The Mars Science Helicopter Could be an Airborne Geologist on Mars

After over 70 successful flights, a broken rotor ended the remarkable and groundbreaking Ingenuity helicopter mission on Mars. Now, NASA is considering how a larger, more capable helicopter could be an airborne geologist on the Red Planet. For the past several years scientists and engineers have been working on the concept, proposing a six-rotor hexacopter that would be about the size of the Perseverance rover.

Called the Mars Science Helicopter (MSH), it would not only serve as an aerial scout for a future rover, but more importantly, it could also carry up to 5 kg (11 lbs) of science instruments aloft in the thin Martian atmosphere and land in terrain that a rover can’t reach.

A new paper presented at the March 2024 Lunar and Planetary Science Conference outlines the geology work that such a helicopter could accomplish.

The paper, “Unraveling the Origin and Petrology of the Martian Crust with a Helicopter,” notes there are several outstanding questions about the makeup and history of Mars’ surface, especially with recent discoveries of unexpected dichotomies in the composition of basaltic rocks. In observations from the Mars rovers and orbital spacecraft, some regions appear to have been influenced by water while some have not.

“Up to last decade, we thought that magmatic rocks were only basaltic on Mars,” said Valerie Payré from the University of Iowa, the paper’s lead author. “But with recent rover and orbital measurements, we observed that there is a wide diversity of magmatic rocks similar to what we see on Earth.”

Payré explained via email that there are rocks on Mars with elevated silica concentrations called felsic rocks – feldspar and silicate — that are rich in elements and were not expected to be found on the Martian surface.

“We measured these with the Curiosity rover and have some hints of where there might be others using orbital measurements,” Payré said. “However, close-up images (millimetric scale) and composition analyses are lacking from the orbital dataset to know if these felsic rocks are widespread on Mars or just at a few locations. This is yet highly important to understand what the crust of Mars is made of and if it is similar to Earth’s crust, which has implications regarding the formation of the planet and even past climate.”

First X-ray view of Martian soil – feldspar, pyroxenes, olivine revealed (Curiosity rover at “Rocknest”, October 17, 2012). Credit: NASA/JPL-Caltech/Ames

Payré and her team feel that a helicopter would be perfect to explore places where a rover could never traverse, such as terrains that are too high in altitude, since landing there would require too much fuel.

The instruments they propose include a miniaturized visible and near-infrared (VNIR) spectrometer for small scale mineralogical mapping and a small Laser Induced Breakdown Spectrometer (LIBS) with a micro-imager, an instrument similar to the ChemCam laser instrument on both the Curiosity and Perseverance rovers. In their paper, the team writes that a helicopter with these instruments could travel kilometers to detect promising felsic terrains, and measure their composition at a micron scale.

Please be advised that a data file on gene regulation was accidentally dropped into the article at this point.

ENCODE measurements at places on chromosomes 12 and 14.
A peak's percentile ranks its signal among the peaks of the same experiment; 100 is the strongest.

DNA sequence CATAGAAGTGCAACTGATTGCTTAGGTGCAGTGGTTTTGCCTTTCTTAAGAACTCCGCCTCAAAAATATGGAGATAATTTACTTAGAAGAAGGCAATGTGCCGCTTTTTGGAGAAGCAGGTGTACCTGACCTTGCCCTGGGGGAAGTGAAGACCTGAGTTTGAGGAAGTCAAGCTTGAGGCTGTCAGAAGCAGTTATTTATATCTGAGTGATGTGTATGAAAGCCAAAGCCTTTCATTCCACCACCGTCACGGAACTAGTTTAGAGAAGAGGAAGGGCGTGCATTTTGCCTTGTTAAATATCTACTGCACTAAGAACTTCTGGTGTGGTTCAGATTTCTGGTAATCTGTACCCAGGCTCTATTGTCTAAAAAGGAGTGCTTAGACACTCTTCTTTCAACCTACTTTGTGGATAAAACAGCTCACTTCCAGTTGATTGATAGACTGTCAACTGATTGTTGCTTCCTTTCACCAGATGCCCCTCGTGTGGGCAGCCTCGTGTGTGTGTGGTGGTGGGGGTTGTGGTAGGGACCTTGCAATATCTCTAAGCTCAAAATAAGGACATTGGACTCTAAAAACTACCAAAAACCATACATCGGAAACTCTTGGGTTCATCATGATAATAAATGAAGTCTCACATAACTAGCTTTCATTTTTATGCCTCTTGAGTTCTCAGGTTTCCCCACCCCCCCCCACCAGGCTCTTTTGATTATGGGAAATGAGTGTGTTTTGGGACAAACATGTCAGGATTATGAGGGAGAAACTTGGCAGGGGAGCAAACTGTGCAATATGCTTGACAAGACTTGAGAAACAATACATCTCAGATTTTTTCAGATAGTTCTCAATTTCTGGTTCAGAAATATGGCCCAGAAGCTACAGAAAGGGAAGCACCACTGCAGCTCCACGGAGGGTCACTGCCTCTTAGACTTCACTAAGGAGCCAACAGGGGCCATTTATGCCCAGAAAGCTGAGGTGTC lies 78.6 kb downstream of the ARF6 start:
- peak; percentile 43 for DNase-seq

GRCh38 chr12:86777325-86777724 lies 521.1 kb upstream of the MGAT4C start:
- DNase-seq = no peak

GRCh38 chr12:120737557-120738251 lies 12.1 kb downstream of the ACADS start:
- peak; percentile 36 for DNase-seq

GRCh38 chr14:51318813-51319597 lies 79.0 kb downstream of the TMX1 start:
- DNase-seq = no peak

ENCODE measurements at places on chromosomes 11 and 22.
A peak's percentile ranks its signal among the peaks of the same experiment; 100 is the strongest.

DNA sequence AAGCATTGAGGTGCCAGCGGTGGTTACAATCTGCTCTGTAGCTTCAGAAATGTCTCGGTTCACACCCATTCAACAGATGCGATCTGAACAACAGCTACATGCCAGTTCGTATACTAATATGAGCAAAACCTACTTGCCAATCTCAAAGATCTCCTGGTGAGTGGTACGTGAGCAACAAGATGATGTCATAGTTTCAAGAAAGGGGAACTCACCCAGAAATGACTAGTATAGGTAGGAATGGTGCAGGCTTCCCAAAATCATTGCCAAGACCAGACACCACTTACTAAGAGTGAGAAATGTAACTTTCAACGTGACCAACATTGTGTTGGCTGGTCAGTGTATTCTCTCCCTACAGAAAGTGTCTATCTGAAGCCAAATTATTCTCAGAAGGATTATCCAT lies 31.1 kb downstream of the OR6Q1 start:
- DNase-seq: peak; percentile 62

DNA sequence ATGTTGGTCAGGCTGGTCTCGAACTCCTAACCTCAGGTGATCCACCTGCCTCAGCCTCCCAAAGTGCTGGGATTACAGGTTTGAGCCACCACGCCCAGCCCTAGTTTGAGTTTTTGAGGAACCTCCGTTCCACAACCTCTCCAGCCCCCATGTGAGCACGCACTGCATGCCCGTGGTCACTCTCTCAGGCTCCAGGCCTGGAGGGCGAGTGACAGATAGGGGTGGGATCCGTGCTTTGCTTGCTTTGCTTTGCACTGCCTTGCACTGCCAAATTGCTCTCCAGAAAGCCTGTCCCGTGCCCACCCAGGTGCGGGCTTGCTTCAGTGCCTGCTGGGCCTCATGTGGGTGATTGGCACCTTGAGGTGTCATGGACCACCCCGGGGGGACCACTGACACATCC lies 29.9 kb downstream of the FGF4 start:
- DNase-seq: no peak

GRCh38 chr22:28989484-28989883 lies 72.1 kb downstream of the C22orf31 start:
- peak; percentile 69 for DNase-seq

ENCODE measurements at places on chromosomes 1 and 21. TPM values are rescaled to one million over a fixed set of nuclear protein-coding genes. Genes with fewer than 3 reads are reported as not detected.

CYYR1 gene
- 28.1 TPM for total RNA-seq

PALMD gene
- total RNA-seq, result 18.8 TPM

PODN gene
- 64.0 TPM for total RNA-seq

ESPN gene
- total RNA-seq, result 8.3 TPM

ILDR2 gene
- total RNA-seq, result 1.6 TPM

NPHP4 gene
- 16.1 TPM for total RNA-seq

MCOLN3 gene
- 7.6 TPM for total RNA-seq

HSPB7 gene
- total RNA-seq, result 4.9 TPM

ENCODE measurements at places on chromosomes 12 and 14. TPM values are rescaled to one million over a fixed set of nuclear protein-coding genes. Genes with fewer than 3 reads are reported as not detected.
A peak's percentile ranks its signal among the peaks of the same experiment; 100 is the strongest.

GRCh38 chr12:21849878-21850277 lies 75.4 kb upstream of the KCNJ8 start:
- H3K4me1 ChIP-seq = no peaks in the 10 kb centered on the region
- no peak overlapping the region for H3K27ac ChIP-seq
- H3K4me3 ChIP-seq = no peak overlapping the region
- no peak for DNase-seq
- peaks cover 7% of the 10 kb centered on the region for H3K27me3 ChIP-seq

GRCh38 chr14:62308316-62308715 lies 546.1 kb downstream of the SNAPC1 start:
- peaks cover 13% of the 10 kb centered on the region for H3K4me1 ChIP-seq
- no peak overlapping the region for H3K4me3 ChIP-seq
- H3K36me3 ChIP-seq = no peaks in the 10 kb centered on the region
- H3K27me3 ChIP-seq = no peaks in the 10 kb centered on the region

“We could fly over these possible felsic terrains and look at their minerals using a visible/near infrared spectrometer, land on locations of interest, take close-up images, and measure the compositions of these rocks with the LIBS,” Payré said. “We could finally know what Mars’ crust is, and better constrain how it formed.”

A graphic show the parts of the Ingenuity helicopter. Credit: NASA

There could also be an onboard a magnetometer, which measures magnetic field anomalies, to better understand how Mars’ magnetic field operated, which is still uncertain. Mars does not presently have a global magnetic field, but had one early in its lifetime.

“Such payload would finally enable us to better understand the past climate on Mars by measuring the composition and minerals of sedimentary rocks of various age,” Payré told Universe Today.

A conceptual design paper published in 2020 proposed a Mars hexacopter with a mass of about 31 kg (70 lbs) and a total diameter of just over four meters (13 feet). Each set of rotors would have blades about 0.64 meters (2 ft) long.  The helicopter would be powered by a rechargeable solar cell. This would not only power the rotors, but the desired scientific instruments. 

A model of NASA’s Mars Science Helicopter concept. Credit: NASA.

This helicopter could move as fast as 30 meters a second (60 mph) but also could hover over a spot for as long as five minutes. Engineers from Ames Research Center, the Jet Propulsion Lab and the University of Maryland wrote that MSH could fly with a range of up to 10 km (6.2 miles) per flight. With this speed and range, MSH could potentially cover as much ground in a few days as rovers like Perseverance and Curiosity have traversed in years.

“The fact that a helicopter can fly would facilitate the mission to visit to places that would be inaccessible for a rover, and we could access locations that we never imagined before,” Payré said.

Payré and team proposed several landing sites including Gale Crater Gale crater where evolved felsic rocks were found by the Curiosity Rover; the massive canyon of Valles Marineris, where orbital observations have revealed a deep crust with feldspar-bearing rocks; and Hellas basin, 2,300 km impact crater known to have layers of feldspar. 

Annotated view of Valles Marineris from the High-Resolution Stereoscopic Camera (HRSC) on the Mars Express spacecraft. Credit: ESA/DLR/FU Berlin (G. Michael)